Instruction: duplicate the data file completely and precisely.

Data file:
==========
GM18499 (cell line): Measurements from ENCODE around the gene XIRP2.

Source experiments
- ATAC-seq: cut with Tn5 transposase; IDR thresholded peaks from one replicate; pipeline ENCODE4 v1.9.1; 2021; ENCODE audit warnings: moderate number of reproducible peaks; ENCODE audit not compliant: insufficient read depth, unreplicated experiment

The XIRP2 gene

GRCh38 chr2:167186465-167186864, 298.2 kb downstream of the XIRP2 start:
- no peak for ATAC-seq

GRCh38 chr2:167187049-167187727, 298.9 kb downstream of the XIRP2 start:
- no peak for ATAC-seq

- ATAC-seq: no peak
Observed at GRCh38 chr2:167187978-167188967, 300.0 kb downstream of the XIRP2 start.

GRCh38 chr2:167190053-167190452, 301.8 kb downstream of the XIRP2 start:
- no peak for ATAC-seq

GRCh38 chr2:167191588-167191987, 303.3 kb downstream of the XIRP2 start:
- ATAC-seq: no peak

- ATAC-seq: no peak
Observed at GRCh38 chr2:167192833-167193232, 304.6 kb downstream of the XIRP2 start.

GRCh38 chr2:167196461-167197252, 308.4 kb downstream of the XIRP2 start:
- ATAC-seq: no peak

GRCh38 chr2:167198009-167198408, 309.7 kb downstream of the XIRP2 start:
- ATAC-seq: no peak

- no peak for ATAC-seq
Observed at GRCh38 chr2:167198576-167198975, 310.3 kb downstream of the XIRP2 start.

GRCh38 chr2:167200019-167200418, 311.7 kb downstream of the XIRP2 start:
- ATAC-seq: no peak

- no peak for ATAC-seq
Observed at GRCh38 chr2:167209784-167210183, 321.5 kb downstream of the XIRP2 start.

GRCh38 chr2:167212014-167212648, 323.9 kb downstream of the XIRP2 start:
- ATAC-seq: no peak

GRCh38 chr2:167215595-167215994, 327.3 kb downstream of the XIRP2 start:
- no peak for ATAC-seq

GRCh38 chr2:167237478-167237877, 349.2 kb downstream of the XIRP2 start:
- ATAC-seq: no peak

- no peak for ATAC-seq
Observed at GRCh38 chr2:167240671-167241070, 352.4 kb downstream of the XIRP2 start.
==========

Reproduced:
GM18499 (cell line): Measurements from ENCODE around the gene XIRP2.

Source experiments
- ATAC-seq: cut with Tn5 transposase; IDR thresholded peaks from one replicate; pipeline ENCODE4 v1.9.1; 2021; ENCODE audit warnings: moderate number of reproducible peaks; ENCODE audit not compliant: insufficient read depth, unreplicated experiment

The XIRP2 gene

GRCh38 chr2:167186465-167186864, 298.2 kb downstream of the XIRP2 start:
- no peak for ATAC-seq

GRCh38 chr2:167187049-167187727, 298.9 kb downstream of the XIRP2 start:
- no peak for ATAC-seq

- ATAC-seq: no peak
Observed at GRCh38 chr2:167187978-167188967, 300.0 kb downstream of the XIRP2 start.

GRCh38 chr2:167190053-167190452, 301.8 kb downstream of the XIRP2 start:
- no peak for ATAC-seq

GRCh38 chr2:167191588-167191987, 303.3 kb downstream of the XIRP2 start:
- ATAC-seq: no peak

- ATAC-seq: no peak
Observed at GRCh38 chr2:167192833-167193232, 304.6 kb downstream of the XIRP2 start.

GRCh38 chr2:167196461-167197252, 308.4 kb downstream of the XIRP2 start:
- ATAC-seq: no peak

GRCh38 chr2:167198009-167198408, 309.7 kb downstream of the XIRP2 start:
- ATAC-seq: no peak

- no peak for ATAC-seq
Observed at GRCh38 chr2:167198576-167198975, 310.3 kb downstream of the XIRP2 start.

GRCh38 chr2:167200019-167200418, 311.7 kb downstream of the XIRP2 start:
- ATAC-seq: no peak

- no peak for ATAC-seq
Observed at GRCh38 chr2:167209784-167210183, 321.5 kb downstream of the XIRP2 start.

GRCh38 chr2:167212014-167212648, 323.9 kb downstream of the XIRP2 start:
- ATAC-seq: no peak

GRCh38 chr2:167215595-167215994, 327.3 kb downstream of the XIRP2 start:
- no peak for ATAC-seq

GRCh38 chr2:167237478-167237877, 349.2 kb downstream of the XIRP2 start:
- ATAC-seq: no peak

- no peak for ATAC-seq
Observed at GRCh38 chr2:167240671-167241070, 352.4 kb downstream of the XIRP2 start.